Canon 70D: A Comprehensive Guide to Photography

Canon 70D Photography Guide

The 70D is one of Canon’s better mid-range DSLRs. It offers plenty of modern niceties, including a silent shooting mode.

Its AF performance is superb, particularly with Live View phase-detection focusing. It also has the highest resolution display screen on any Canon DSLR. Its 1,040K-dot screen makes it easy to judge critical sharpness when reviewing images onscreen.

Camera Body

The Canon 70D is a solid, reliable and highly-capable DSLR that offers a reasonable set of still shooting options. It lacks some photographer-friendly features found on higher-end dSLRs such as time lapse/intervalometer or multiple card slots, but it does have Canon’s dedicated and free EOS Remote app for remote camera control via smartphone or tablet (iOS or Android).

On the top of the camera is the familiar mode dial with its center lock button. It now has positions for Auto+, PASM (plus Bulb), Special Scenes and Creative Auto plus a single custom setting slot.

A new AF area select button cycles through the auto 19-point, Zone (center 9 points or 4-point clumps at the top, bottom, left or right), and single-point options. This is a welcome improvement over the 60D, which only had one AF area selection button. In-camera image noise reduction is offered as well as peripheral illumination and chromatic aberration correction. This last feature is only available for JPEG output, however, and not for RAW files.

Lenses

The type of lens you use is as important as the camera itself. Lenses affect the look of your photographs, and there are many options available for your Canon DSLR. This guide will help you select the right lenses for your needs.

A wide-angle zoom that focuses close and captures a lot of light. It minimizes barrel distortion and produces sharp images with excellent color. It is an ideal option for landscape photography, interior shots, and capturing panoramic views.

A telephoto zoom that performs very well, particularly for its price range. It has minimal vignetting and chromatic aberration across the zoom range, and delivers sharp results when stopped down to f/4. It features a rounded 11-blade diaphragm that facilitates pleasing and smooth bokeh. It also has a high-speed OS system that minimizes the effects of camera shake. It has good AF speed and accuracy, and it supports both RAW and JPEG shooting. It is also compatible with Canon’s peripheral illumination and chromatic aberration correction functions.

Accessories

There are a number of camera accessories that can help you with your Canon 70D photography. Some of these are useful and necessary while others add a bit of fun or creativity to your shooting.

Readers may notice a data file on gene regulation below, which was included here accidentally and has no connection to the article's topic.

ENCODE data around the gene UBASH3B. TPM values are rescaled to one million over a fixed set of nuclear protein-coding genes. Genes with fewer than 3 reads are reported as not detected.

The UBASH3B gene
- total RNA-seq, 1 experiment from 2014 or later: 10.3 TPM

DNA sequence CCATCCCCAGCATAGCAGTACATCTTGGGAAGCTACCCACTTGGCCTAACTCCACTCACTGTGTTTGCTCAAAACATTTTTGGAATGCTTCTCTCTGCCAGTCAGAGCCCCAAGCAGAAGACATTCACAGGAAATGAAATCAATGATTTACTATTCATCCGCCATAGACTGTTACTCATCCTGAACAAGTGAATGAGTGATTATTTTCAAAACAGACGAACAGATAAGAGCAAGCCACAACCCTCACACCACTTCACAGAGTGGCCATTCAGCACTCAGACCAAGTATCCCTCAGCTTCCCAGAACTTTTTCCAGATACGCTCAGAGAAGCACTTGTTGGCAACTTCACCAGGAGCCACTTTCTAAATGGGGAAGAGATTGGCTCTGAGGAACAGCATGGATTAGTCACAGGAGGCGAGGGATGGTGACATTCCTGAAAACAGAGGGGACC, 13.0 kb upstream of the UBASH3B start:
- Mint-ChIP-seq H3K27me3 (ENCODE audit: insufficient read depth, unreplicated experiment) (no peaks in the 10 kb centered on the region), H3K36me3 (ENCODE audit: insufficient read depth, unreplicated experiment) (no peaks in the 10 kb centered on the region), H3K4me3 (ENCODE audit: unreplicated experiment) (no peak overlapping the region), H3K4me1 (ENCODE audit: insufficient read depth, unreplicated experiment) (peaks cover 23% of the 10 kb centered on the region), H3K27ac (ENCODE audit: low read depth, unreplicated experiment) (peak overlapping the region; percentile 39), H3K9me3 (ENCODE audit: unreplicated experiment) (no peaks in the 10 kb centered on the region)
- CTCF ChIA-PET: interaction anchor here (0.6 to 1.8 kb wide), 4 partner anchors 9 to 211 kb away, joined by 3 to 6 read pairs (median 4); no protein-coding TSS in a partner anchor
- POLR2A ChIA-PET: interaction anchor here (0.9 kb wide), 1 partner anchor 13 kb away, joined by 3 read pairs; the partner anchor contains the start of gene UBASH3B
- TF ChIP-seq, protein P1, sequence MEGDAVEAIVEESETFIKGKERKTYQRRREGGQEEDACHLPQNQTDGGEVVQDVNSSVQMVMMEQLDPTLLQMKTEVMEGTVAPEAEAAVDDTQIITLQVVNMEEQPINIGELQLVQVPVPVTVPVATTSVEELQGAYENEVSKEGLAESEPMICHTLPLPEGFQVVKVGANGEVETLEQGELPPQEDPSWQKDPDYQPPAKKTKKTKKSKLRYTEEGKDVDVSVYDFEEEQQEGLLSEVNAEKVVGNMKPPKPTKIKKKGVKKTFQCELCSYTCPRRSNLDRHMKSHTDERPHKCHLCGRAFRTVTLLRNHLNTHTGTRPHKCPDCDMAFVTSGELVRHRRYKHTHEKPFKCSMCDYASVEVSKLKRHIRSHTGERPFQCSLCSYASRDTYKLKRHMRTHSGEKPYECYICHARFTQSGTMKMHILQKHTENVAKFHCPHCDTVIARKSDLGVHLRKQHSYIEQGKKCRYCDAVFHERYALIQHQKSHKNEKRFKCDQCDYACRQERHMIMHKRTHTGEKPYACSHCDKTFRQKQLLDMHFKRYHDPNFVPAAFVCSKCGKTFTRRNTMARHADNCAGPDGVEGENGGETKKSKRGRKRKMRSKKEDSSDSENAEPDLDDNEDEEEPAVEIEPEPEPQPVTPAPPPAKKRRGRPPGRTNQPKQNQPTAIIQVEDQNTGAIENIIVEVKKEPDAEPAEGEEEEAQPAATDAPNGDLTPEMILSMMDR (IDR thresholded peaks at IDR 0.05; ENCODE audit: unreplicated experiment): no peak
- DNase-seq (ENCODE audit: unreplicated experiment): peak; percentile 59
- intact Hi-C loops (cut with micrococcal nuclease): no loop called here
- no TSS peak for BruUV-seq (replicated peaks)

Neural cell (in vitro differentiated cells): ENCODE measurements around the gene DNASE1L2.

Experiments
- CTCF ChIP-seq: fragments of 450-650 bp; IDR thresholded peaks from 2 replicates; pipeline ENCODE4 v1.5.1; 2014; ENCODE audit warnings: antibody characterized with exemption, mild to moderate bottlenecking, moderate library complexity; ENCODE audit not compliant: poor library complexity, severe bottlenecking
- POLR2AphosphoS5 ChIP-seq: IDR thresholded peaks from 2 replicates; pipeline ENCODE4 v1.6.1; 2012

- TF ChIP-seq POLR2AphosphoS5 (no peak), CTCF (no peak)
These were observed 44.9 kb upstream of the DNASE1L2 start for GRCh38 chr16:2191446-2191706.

A remote shutter release is essential for those who want to take long exposures without the camera shaking from your finger pressing the shutter button. The Neewer RC-6 is a good choice and works well for night photography, stop motion and more.

Battery grips provide a better hold on the camera when shooting and extend the time you can shoot before having to change batteries. They are also helpful for giving you a more ergonomic way to access the camera controls when shooting in a vertical position.

An LCD screen protector keeps the camera’s LCD monitor clean and free of dust, scratches and smudges. The Vello LCD Screen Protector Ultra is thin enough to allow touchscreen operation and won’t leave a sticky residue behind.

Software

A free download from Canon’s website, the EOS Utility software brings together functions to communicate with the camera and manage files. You’ll need to be able to set up a wireless network before using the software for remote shooting, transfer, and control.

The Canon 70D’s images show fairly accurate color, with strong saturation in reds and oranges and a little less saturation in yellow and cyan. The default Picture Style tends to push contrast to increase perceived sharpness, which may contribute to slightly oversaturated colors. On our laboratory resolution chart, the camera reproduced distinct line patterns down to 2,500 lines vertically and 2,400 lines horizontally. Aliasing and sharpening artifacts start to interfere at this level, with extinction of the pattern occurring around 3,200 lines. High ISO performance is good, similar to the 60D’s despite smaller photosites.

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